Monday, July 21, 2014

The Best Loose Cast Off I've Found is:



Coming soon!



The best loose cast off I've found is the Icelandic Cast Off  from Cap Sease's book Cast On, Bind off.

BTW: Here in Canada we often use the term cast off instead of bind off.

I recently used this technique on a triangle scarf which is edged in rib. When I compared to several other cast offs this one allowed the rib to spread the most at the bottom edge. This is a perfect example of why I like to have many techniques in my skill set tool box. Most projects that end in rib would not benefit from a loose cast off but in the case of this top down triangle it worked beautifully! The pattern will be published soon.
 
Cast off with the Icelandic Cast Off as follows:



* with yarn held at back, insert tip of right needle into first stitch on left needle purlwise and catch the right side of the second stitch. Pull second stitch through first stitch and knit it, slipping both stitches off the needle. Slip the stitch on right needle purlwise to left needle. Repeat from * until all stitches have been cast off. Break yarn and pull tail through final loop to secure.



For a video tutorial of the Icelandic Cast Off go here http://www.youtube.com/watch?v=XSl13_gHlT0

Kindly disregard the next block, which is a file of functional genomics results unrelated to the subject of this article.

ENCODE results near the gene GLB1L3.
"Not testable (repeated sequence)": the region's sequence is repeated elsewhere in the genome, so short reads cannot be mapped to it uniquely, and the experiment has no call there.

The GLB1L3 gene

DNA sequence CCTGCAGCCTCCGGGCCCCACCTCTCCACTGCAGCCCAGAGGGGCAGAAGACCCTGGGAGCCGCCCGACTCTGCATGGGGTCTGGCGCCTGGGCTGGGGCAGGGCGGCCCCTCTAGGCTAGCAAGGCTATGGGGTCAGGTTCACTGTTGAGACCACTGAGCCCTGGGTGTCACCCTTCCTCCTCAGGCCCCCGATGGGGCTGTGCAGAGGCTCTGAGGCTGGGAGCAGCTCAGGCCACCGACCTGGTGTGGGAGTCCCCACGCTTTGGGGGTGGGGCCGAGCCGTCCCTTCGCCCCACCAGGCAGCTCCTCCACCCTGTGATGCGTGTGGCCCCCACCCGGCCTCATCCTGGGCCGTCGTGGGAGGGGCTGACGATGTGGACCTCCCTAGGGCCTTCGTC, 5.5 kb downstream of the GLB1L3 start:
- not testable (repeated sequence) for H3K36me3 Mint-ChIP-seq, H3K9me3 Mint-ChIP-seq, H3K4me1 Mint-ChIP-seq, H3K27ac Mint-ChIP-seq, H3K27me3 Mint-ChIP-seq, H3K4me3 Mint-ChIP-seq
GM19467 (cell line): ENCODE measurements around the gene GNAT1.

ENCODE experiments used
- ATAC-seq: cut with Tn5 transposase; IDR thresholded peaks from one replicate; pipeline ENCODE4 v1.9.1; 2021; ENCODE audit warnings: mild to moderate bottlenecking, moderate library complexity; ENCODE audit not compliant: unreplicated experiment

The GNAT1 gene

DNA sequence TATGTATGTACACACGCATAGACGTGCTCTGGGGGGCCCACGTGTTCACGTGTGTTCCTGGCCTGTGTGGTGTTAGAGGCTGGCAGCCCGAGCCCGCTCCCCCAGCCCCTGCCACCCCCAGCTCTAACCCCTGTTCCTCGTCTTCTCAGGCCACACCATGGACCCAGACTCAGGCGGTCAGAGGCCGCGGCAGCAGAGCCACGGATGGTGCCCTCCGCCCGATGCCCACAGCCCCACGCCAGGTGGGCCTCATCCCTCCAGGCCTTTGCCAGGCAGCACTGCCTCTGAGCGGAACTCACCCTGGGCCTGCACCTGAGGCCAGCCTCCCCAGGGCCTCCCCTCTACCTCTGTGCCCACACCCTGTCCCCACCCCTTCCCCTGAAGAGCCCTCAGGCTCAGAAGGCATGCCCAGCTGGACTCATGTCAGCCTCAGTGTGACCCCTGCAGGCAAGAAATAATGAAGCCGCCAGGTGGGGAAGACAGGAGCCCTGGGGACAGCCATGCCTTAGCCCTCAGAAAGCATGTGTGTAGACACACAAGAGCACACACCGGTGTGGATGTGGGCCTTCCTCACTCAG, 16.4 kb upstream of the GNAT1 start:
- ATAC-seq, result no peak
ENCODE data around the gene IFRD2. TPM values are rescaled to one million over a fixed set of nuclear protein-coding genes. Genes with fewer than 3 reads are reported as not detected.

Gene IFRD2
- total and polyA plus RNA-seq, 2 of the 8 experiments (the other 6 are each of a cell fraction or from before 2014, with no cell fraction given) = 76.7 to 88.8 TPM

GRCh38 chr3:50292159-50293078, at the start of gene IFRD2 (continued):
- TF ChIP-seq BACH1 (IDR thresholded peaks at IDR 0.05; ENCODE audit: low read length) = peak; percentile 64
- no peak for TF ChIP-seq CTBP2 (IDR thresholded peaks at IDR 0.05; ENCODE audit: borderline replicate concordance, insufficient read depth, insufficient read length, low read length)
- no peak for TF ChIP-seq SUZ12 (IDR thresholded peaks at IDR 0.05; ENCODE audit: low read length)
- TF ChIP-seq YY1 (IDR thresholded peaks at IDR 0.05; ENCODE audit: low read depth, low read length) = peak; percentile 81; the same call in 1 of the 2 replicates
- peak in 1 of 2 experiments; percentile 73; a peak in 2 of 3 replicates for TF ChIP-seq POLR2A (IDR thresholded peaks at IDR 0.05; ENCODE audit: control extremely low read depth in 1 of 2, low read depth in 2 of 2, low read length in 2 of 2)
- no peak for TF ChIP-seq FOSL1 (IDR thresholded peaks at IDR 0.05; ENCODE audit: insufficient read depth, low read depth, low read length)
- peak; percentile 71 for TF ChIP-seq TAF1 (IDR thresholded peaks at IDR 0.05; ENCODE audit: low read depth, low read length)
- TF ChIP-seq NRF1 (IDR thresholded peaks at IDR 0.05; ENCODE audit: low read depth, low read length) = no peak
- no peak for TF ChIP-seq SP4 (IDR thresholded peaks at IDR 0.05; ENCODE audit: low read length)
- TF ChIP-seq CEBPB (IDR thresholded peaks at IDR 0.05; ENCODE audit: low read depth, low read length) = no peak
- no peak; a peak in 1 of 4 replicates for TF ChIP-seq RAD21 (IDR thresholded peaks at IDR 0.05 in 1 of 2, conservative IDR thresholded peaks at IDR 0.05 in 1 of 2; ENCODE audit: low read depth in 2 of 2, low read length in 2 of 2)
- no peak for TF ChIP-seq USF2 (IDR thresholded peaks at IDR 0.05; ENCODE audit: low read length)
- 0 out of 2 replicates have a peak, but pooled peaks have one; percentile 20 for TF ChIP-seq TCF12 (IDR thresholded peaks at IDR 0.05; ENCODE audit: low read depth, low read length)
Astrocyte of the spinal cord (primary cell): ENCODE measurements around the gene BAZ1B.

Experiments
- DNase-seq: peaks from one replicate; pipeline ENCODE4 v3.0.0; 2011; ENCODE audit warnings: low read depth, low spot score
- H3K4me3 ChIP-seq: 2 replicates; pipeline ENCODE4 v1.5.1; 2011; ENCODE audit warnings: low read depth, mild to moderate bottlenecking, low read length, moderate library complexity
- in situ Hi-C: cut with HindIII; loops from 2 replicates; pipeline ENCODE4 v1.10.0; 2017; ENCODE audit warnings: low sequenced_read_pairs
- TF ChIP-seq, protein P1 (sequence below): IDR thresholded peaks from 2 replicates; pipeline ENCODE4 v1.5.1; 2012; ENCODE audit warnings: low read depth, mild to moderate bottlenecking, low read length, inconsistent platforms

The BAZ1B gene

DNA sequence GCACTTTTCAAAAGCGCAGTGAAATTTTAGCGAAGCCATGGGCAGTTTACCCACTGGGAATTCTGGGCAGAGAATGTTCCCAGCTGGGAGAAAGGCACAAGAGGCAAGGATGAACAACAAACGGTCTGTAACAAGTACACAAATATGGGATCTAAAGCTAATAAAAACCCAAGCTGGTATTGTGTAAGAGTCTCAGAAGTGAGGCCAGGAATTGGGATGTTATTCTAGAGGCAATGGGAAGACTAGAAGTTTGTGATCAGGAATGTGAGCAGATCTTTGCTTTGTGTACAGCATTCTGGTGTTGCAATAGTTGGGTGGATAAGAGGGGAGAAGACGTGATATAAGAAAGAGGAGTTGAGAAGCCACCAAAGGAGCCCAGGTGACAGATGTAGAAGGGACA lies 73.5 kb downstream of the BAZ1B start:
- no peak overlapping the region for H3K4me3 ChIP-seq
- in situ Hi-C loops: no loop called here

Friday, July 18, 2014

An Interview with...Maria Magnusson (Olsson)

http://www.ravelry.com/patterns/library/pergola-cardigan


Once a week I post interviews with interesting people about their insights on their experience of working in the Knitting industry.  I’ve noticed that every one of these individuals makes their living in a slightly different manner bringing their own unique presence to the knitting world.

You can find Maria here and here on Ravelry. 


Where do you find inspiration?

I find inspiration in Scandinavian traditional knitwear as well as in vintage clothing. I love looking at old sewing patterns and knitted garments from the 40's-50's. I also find a lot of inspiration looking at what people are wearing. I almost follow people on the street with pretty sweaters, trying to figure out how it's made and what lace pattern it is and so on. For constructional inspiration I often look at sewing patterns. Pinterest is a great source for inspiration and I recommend it to everyone! 

What is your favourite knitting technique? 

Everything seamless. I love to design something where you do not need to bind off or sew a lot. I don’t want to use any techniques that might scare people off. 

How did you determine your size range? 

It depends from pattern to pattern and it depends on if it’s for a submission. If it’s a very fitted garment i often use a more sizes compared to a not so fitted garment. 

Do you look at other designers' work or are you afraid that you will be influenced by their designs? 

Oh yes I do! I learn a lot about constructions from other designers and I think it’s important to get new input from others and especially for me who is not a native English speaker, it’s very educational to study the language and expressions.